Recently the arrival of a Bollywood movie Ek Tha Tiger made the headlines both here and in India for all the wrong reasons. While filming a scene in Dublin’s north inner city area, the cast and crew of Ek Tha Tiger were subjected to a protest by a group of film craft workers demonstrating over what they claim were “poor pay and conditions” within the Irish Film Industry. Protesters used klaxon horns, shouting and sticking their placards across the wall to disrupt filming.
This type of maverick action has been a frequent occurrence on other productions in recent years. While it’s interesting to note that purpose of their actions was to protest over “poor pay and conditions” the minimum that can be paid to lowest grade craft worker under the current film agreement between the relevant unions and film producers is * €1,128.32. This can hardly be described as “poor pay” in any industry by today’s standards.
* (€20.33 per hour) 39 hours at flat rate plus 11 hrs at time and a half.
This type of protest is continuing to damage the international reputation of the Irish Film industry. India is the worlds largest producer of films and could generate new employment if more productions could be encouraged to shoot in Ireland. Protests by a small minority of workers in Irish film is both stupid and seriously jeopardizing thousands of job creation within the industry. The arrival of any further Bollywood production to Ireland in the near future is very unlikely with such negative coverage.
This is the story as it appeared in The Times of India, Sep 23, 2011 http://timesofindia.indiatimes.com/
Ireland’s potential as a base for multi-million Euro Bollywood movies is being jeopardised by a handful of industry protesters. Two A-list actors have been left frightened by protests at the filming in Dublin city centre, it’s been claimed. Salman Khan and Katrina Kaif, described as the Brad Pitt and Angelina Jolie of India, were said to be “frightened and worried”.
Industry workers demonstrating over poor pay and conditions picketed a weekend shoot of blockbuster “Ek Tha Tiger”. Gardai (Irish police) were called to the scene after the 30 or more protesters allegedly used klaxon horns and other methods to ensure filming was seriously interrupted. “They started to shout and stick their placards across the wall at the crew and cast,” said a source.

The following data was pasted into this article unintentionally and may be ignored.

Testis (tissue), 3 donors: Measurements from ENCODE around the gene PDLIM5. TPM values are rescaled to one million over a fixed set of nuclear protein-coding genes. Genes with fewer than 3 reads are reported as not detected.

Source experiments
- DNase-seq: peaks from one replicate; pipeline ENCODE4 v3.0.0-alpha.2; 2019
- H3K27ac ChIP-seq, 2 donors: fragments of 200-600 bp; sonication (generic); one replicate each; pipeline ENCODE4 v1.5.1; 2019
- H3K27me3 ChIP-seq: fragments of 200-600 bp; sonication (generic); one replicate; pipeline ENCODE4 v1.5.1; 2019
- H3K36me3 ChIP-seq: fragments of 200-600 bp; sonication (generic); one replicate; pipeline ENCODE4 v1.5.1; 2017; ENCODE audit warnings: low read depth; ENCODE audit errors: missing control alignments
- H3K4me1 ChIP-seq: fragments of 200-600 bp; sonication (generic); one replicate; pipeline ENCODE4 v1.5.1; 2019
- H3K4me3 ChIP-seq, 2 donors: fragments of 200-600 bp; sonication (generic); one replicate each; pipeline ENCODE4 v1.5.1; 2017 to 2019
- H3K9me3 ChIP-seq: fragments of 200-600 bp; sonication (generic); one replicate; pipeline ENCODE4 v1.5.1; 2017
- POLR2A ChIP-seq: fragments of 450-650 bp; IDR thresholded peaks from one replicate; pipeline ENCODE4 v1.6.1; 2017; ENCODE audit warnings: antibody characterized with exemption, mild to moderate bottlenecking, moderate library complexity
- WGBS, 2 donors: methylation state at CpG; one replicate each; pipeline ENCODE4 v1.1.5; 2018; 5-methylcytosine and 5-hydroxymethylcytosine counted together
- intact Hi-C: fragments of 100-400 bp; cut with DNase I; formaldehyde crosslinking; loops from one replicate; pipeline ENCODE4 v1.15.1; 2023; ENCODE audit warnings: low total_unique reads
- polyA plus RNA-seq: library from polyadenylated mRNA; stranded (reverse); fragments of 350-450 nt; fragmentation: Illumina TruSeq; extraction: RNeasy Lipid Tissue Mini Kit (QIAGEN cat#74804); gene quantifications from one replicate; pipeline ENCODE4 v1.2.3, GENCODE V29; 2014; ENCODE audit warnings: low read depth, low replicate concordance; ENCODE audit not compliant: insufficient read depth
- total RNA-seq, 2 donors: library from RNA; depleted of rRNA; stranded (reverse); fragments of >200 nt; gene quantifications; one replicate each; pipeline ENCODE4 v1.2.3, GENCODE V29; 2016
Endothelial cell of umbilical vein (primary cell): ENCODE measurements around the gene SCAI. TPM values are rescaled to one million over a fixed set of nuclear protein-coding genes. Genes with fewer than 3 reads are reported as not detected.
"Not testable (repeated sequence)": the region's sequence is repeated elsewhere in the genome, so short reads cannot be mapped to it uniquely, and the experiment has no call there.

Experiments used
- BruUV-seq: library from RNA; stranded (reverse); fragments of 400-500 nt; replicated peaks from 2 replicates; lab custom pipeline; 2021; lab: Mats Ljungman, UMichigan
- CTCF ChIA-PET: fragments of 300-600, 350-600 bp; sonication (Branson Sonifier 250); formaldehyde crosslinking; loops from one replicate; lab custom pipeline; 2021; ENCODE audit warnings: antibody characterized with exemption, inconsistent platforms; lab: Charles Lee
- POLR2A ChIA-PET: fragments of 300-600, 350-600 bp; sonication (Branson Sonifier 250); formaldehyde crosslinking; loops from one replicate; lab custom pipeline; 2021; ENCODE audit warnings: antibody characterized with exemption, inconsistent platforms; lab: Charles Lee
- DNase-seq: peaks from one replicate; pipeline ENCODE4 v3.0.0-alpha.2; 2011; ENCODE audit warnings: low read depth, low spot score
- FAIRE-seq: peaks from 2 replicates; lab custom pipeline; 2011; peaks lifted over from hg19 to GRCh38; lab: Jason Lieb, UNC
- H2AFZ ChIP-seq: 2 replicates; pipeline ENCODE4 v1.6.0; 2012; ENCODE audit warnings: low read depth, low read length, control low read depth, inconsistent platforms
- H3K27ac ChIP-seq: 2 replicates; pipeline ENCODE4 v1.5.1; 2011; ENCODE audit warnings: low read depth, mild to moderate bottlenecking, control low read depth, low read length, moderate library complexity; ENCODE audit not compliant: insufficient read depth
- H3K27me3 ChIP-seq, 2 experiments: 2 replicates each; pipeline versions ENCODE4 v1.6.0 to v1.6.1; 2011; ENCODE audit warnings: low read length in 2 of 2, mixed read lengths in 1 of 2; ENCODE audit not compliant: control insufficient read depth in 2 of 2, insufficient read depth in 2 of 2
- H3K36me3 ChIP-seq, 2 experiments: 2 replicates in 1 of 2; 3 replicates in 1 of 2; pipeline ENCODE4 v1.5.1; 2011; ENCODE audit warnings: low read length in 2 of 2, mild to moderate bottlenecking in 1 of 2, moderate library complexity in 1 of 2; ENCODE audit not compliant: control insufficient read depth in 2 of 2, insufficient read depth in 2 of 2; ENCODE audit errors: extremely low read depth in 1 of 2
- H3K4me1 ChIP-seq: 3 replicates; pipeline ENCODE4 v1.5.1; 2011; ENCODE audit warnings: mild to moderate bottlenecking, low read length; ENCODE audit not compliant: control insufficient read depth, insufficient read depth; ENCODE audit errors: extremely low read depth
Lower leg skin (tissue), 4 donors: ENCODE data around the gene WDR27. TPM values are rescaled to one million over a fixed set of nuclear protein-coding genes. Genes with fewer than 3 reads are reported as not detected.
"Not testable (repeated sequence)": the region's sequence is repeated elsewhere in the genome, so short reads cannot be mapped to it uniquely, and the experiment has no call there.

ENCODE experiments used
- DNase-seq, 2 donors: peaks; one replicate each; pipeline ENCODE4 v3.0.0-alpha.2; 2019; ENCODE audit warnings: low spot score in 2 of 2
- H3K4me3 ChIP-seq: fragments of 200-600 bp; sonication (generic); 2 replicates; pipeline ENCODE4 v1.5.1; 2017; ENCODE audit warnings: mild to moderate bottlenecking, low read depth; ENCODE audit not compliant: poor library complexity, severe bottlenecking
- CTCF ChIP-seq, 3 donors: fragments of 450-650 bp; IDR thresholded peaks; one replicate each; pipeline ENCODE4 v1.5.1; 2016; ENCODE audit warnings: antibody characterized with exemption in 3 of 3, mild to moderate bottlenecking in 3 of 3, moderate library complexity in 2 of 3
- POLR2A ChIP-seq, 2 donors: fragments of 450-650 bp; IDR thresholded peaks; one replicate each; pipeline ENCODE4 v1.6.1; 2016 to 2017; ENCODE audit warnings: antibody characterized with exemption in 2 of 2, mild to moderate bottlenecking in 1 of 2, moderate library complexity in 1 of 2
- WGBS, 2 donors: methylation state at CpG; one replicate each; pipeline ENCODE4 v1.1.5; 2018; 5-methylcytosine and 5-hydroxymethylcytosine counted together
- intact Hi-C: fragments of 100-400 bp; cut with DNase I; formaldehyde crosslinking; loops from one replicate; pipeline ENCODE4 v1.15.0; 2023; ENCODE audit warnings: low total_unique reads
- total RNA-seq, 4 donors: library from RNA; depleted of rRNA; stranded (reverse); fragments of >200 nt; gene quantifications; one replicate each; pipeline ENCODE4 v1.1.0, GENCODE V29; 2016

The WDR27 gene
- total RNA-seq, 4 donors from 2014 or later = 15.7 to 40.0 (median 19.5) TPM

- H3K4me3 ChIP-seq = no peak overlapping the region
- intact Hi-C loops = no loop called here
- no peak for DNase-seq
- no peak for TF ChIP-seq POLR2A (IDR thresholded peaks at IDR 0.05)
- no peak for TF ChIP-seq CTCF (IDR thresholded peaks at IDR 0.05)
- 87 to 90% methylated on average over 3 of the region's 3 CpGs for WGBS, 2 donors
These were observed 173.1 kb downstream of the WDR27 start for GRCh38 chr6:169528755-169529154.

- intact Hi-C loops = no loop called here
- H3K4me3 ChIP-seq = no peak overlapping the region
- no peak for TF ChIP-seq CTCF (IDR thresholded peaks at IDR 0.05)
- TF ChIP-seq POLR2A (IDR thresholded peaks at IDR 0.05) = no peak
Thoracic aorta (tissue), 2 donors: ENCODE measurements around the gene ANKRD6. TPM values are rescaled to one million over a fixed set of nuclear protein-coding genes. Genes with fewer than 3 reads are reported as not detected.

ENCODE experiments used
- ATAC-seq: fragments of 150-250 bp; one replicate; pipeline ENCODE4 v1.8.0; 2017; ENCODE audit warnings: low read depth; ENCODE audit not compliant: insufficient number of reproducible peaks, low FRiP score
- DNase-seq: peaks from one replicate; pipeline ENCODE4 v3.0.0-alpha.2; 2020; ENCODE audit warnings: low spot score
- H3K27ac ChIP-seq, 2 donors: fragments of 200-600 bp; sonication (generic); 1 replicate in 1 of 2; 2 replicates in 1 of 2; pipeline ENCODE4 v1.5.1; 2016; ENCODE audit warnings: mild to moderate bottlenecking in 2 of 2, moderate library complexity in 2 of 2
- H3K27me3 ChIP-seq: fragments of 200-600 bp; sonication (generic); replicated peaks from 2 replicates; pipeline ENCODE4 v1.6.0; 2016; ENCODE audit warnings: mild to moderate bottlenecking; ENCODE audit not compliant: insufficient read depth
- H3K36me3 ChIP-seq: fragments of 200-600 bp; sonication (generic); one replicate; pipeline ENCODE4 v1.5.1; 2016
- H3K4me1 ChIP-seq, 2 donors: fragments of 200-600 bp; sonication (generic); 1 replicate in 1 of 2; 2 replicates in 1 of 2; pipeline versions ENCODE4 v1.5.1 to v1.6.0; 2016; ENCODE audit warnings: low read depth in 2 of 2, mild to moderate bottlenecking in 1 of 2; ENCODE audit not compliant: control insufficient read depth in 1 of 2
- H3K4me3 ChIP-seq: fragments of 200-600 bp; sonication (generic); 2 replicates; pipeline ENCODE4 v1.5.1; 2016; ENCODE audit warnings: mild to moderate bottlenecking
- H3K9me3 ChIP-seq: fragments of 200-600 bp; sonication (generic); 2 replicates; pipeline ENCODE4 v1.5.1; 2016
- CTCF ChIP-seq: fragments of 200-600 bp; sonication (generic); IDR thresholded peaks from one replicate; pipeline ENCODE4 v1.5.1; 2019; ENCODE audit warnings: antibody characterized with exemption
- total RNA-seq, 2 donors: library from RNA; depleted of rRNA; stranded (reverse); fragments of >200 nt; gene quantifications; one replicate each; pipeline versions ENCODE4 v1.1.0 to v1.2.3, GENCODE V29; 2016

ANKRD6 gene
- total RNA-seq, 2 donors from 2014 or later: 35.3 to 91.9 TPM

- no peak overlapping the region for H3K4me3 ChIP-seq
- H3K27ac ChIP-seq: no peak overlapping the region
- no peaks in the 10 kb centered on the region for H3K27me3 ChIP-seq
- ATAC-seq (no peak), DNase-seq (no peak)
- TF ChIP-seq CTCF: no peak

Irish production company Fantastic Films told the Herald the firm had “worked long and hard” to bring “Ek Tha Tiger” to Ireland. “The film is a high-profile Bollywood production that will reach an audience of over 100 million in India, the Middle East worldwide,” a spokeswoman said, “It’s breathing life into the Irish film industry, creating jobs and generating revenue. It is disappointing that the actions of a small minority will jeopardise the reputation of Irish film-making internationally.”
However, a shop steward for Irish film workers, John Arkins, rejected the claims, saying the shoot took place on All-Ireland final day when hundreds of football fans were blowing horns and chanting. “What sort of genius said, ‘Let’s film 100 metres from O’Connell Street on All-Ireland final day’? I witnessed the Viking tour bus blowing its horn, people blowing car horns…” He said demonstrators were highlighting low pay, long hours with no overtime and a lack of regulation within the Irish film industry. Mr Arkins doubted claims that the Bollywood stars were frightened, saying “You have hundreds and thousands” of fans “chasing these people around the streets” in India.
An article also appeared in The Evening Herald. Threats that could kill off our multi-million euro film industry
Categories: Film and TV